The program consists of 114 CAP partners with 183 public lakes, 30 stream accesses, two lake accesses, and eight aquatic resource education ponds. MDC biologists manage 11,263 acres of CAP-enrolled lakes. 

Expanded Boating Opportunities

Two popular urban conservation areas now allow carry-in, hand-launched watercraft on several area lakes. James A. Reed Memorial Wildlife Area in Lee’s Summit and August A. Busch Memorial CA in St. Charles previously prohibited personal canoes and kayaks. Responding to public feedback, a regulation change went into effect Feb. 28 that would allow visitors to bring their own canoes and kayaks for use on certain area lakes. Busch CA requires a no-cost daily boating tag to be able to use your canoe or kayak from April 1 through Sept. 30. These tags are available at the onsite concessioner, All In Bait Tackle Shop, and are available on a first-come, first-served basis. No tag is required at James A. Reed Memorial Wildlife Area.

Green Schoolyard Program

St. Louis Public Schools have partnered with MDC, The Nature Conservancy, and other local stakeholders to convert the current blacktop schoolyard at Froebel Literacy Academy to a green space with park-like features for recreation and STEAM (science, technology, engineering, arts, and math) learning. This project, relying on a grant from the Metropolitan St. Louis Sewer District, was approved by the Board of Education of the City of St. Louis and will be the first-ever green schoolyard in the state. 

Green spaces improve students’ well-being (see graphic below) while contributing to the ecological health and resilience of St. Louis. The new schoolyard will divert stormwater runoff from entering the sewer system and manage stormwater in a more sustainable way, mimicking natural water systems.

Community and Private Land Assistance

More than 14,000 Missourians received technical and financial support for the benefit of fish, forests, wildlife, and people. MDC staff performed over 3,000 on-site visits with communities and private landowners. Approximately $2.7 million was provided to private landowners for habitat improvement through MDC’s Landowner and Community Assistance cost-share program while an additional $1 million was provided for communities in FY 23.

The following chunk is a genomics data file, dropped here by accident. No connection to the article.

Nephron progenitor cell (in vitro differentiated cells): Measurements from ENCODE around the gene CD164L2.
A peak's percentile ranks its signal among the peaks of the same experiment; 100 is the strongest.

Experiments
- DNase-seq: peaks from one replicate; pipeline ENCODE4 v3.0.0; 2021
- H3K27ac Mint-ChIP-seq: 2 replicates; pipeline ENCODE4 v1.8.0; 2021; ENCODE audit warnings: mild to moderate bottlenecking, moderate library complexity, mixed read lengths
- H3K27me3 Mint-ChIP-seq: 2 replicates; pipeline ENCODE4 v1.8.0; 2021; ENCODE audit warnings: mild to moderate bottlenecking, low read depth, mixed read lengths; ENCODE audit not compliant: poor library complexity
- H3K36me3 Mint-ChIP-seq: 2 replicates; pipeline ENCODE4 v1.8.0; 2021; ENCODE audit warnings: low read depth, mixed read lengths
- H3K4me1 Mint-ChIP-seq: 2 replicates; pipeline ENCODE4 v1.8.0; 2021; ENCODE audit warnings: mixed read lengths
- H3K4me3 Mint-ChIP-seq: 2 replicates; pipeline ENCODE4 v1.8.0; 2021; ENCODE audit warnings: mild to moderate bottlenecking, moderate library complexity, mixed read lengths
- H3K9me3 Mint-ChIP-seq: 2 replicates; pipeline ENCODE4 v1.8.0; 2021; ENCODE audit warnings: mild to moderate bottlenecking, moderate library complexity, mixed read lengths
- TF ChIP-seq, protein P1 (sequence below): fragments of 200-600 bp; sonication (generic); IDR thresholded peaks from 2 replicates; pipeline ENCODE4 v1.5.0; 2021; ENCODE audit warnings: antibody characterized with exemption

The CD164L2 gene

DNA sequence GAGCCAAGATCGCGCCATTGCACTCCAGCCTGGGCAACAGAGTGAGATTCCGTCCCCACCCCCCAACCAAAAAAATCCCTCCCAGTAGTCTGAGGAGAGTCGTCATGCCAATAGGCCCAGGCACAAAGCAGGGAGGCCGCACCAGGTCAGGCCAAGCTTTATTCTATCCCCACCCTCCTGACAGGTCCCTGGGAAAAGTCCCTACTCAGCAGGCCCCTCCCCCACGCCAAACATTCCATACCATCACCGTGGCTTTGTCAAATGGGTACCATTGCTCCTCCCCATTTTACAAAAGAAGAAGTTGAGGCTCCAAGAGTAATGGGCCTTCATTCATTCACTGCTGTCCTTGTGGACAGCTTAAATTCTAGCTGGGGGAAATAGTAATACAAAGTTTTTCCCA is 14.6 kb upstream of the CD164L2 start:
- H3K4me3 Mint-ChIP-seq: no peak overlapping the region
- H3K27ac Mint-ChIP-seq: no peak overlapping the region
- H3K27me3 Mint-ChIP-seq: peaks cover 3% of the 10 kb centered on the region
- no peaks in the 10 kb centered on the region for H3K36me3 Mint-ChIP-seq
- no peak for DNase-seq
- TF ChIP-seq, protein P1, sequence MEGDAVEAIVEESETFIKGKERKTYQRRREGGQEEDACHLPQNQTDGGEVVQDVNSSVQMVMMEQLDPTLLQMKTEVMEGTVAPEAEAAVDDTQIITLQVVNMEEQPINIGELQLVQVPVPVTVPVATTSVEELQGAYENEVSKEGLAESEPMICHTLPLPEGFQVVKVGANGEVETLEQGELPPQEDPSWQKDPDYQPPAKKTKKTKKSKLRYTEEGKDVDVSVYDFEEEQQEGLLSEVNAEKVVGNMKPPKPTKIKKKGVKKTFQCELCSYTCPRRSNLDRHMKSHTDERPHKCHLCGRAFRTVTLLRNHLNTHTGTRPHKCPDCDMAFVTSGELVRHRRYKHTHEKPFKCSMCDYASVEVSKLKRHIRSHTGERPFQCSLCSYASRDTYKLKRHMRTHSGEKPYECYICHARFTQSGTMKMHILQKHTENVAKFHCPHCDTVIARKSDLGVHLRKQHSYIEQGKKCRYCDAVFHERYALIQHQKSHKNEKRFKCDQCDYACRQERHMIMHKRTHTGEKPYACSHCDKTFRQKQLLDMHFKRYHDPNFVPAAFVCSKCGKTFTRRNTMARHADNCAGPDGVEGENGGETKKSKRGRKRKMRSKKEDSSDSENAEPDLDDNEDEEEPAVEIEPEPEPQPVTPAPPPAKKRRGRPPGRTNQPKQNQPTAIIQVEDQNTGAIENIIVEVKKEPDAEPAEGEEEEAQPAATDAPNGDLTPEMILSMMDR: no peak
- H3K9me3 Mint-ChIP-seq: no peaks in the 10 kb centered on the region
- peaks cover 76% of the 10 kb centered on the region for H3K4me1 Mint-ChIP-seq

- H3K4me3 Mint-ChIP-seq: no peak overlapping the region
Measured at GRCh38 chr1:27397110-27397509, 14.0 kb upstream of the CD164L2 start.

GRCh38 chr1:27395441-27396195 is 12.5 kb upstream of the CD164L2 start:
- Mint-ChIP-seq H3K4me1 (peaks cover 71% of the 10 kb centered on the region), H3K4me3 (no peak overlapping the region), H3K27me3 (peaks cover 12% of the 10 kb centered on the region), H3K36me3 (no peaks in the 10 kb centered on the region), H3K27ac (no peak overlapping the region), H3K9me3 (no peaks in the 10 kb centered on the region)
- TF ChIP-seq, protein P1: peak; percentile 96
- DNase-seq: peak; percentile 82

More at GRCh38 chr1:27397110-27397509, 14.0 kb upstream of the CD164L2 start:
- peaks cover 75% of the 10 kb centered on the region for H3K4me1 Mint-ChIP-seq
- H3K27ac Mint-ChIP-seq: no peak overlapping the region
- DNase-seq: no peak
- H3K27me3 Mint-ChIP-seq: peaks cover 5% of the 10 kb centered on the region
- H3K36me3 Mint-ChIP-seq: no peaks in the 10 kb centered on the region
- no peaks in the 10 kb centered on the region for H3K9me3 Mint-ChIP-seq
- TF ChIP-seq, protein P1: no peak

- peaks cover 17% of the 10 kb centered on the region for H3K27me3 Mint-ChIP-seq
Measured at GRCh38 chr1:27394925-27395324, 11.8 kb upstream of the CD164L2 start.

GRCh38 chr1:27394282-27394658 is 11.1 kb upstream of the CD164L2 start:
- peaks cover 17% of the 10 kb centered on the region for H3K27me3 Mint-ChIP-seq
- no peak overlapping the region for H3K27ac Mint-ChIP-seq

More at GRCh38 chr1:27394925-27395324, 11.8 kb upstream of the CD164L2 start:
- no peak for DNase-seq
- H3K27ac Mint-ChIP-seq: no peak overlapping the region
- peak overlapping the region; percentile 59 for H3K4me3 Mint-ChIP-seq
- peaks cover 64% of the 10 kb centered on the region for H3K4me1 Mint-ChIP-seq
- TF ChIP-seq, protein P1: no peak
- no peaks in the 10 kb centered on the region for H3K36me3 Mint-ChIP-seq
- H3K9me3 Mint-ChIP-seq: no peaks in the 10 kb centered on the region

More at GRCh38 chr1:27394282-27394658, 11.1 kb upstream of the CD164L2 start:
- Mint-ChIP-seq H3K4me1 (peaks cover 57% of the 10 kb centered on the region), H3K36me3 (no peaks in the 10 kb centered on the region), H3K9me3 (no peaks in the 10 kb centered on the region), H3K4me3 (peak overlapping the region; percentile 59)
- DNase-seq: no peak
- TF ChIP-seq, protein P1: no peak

One Health

Through a partnership with the Missouri Chapter of the American Academy of Pediatrics and the Missouri Child Psychiatry Access Project, MDC hosted the first One Health seminar at The Anita B. Gorman Conservation Discovery Center in Kansas City in June. This seminar offered physicians an opportunity to fulfill continuing medical education requirements and connect with nature. Presentation material was developed to focus on the benefits of One Health, an approach that recognizes the connection between healthy humans, healthy animals, and a healthy environment. To encourage place-based learning, MDC naturalists provided binoculars and led participants on a guided walk along the nature center trail. This seminar series will be repeated at MDC nature centers in Springfield, St. Louis, and Jefferson City to help physicians ease into nature and provide them with the knowledge, resources, and comfort they need to encourage their patients to do the same.

Remaining Relevant to All Missourians

For the past several years, state fish and wildlife agencies throughout the U.S. have begun focusing on ways to ensure that conservation and the outdoors are relevant to all citizens. With the number of hunters and anglers on the decline in both the U.S. and here in Missouri, methods to engage new audiences and to retain existing ones are more important than ever before.